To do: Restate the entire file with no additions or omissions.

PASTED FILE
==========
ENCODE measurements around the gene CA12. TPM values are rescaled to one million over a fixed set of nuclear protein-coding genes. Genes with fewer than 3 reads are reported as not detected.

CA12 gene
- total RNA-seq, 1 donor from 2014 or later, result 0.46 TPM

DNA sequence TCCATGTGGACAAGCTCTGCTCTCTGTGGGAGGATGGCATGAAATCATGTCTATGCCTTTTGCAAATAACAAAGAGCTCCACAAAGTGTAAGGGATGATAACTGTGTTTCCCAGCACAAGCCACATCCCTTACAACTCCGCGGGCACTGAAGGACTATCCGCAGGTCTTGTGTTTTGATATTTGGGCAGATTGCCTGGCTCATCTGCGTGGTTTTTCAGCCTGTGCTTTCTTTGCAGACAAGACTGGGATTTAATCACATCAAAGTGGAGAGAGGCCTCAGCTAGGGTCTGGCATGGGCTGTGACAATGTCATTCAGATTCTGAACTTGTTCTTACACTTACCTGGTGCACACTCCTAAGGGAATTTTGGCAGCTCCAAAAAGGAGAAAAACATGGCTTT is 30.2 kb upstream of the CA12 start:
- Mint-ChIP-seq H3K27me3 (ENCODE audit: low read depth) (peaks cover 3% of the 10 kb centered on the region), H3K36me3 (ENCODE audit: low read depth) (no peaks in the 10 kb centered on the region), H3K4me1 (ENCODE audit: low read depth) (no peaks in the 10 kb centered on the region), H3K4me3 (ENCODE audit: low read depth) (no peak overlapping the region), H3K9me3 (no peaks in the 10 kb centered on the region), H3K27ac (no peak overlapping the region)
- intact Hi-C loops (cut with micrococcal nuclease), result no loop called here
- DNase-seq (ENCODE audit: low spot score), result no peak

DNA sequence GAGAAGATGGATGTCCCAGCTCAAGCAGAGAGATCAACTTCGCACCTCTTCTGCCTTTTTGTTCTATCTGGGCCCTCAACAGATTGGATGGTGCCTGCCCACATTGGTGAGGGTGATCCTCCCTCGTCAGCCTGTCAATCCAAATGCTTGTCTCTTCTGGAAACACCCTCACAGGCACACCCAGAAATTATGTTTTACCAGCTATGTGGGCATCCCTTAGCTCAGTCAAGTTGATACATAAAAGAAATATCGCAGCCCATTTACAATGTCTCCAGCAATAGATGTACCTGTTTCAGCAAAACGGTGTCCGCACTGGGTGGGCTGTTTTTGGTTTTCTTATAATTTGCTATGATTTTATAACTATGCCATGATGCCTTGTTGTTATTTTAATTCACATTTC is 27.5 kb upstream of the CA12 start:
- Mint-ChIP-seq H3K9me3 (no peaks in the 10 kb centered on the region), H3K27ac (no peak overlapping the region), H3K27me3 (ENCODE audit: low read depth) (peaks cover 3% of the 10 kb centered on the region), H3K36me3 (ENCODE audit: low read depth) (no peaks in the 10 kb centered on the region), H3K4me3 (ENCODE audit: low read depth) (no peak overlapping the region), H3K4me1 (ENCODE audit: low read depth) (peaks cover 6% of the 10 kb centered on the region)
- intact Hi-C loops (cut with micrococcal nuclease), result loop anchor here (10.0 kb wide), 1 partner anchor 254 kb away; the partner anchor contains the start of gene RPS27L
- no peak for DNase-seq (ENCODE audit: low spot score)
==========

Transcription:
ENCODE measurements around the gene CA12. TPM values are rescaled to one million over a fixed set of nuclear protein-coding genes. Genes with fewer than 3 reads are reported as not detected.

CA12 gene
- total RNA-seq, 1 donor from 2014 or later, result 0.46 TPM

DNA sequence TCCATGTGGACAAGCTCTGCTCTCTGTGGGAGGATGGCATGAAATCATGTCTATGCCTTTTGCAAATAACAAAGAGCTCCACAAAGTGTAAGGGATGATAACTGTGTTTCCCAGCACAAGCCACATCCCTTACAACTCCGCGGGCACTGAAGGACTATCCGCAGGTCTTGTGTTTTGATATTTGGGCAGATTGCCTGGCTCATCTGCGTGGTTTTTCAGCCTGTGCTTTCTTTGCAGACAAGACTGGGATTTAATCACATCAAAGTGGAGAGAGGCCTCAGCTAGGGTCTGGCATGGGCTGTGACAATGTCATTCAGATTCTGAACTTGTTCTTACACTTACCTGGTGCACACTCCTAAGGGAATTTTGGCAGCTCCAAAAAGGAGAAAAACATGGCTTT is 30.2 kb upstream of the CA12 start:
- Mint-ChIP-seq H3K27me3 (ENCODE audit: low read depth) (peaks cover 3% of the 10 kb centered on the region), H3K36me3 (ENCODE audit: low read depth) (no peaks in the 10 kb centered on the region), H3K4me1 (ENCODE audit: low read depth) (no peaks in the 10 kb centered on the region), H3K4me3 (ENCODE audit: low read depth) (no peak overlapping the region), H3K9me3 (no peaks in the 10 kb centered on the region), H3K27ac (no peak overlapping the region)
- intact Hi-C loops (cut with micrococcal nuclease), result no loop called here
- DNase-seq (ENCODE audit: low spot score), result no peak

DNA sequence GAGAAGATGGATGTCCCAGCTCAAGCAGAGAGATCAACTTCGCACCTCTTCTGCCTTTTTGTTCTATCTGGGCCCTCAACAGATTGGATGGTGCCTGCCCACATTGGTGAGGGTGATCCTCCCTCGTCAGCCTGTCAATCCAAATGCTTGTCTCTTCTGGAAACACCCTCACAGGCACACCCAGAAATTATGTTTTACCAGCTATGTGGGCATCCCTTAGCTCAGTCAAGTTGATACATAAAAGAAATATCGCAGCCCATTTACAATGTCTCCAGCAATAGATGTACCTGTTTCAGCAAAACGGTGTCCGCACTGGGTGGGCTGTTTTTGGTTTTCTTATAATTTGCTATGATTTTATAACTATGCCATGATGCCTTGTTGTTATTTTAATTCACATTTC is 27.5 kb upstream of the CA12 start:
- Mint-ChIP-seq H3K9me3 (no peaks in the 10 kb centered on the region), H3K27ac (no peak overlapping the region), H3K27me3 (ENCODE audit: low read depth) (peaks cover 3% of the 10 kb centered on the region), H3K36me3 (ENCODE audit: low read depth) (no peaks in the 10 kb centered on the region), H3K4me3 (ENCODE audit: low read depth) (no peak overlapping the region), H3K4me1 (ENCODE audit: low read depth) (peaks cover 6% of the 10 kb centered on the region)
- intact Hi-C loops (cut with micrococcal nuclease), result loop anchor here (10.0 kb wide), 1 partner anchor 254 kb away; the partner anchor contains the start of gene RPS27L
- no peak for DNase-seq (ENCODE audit: low spot score)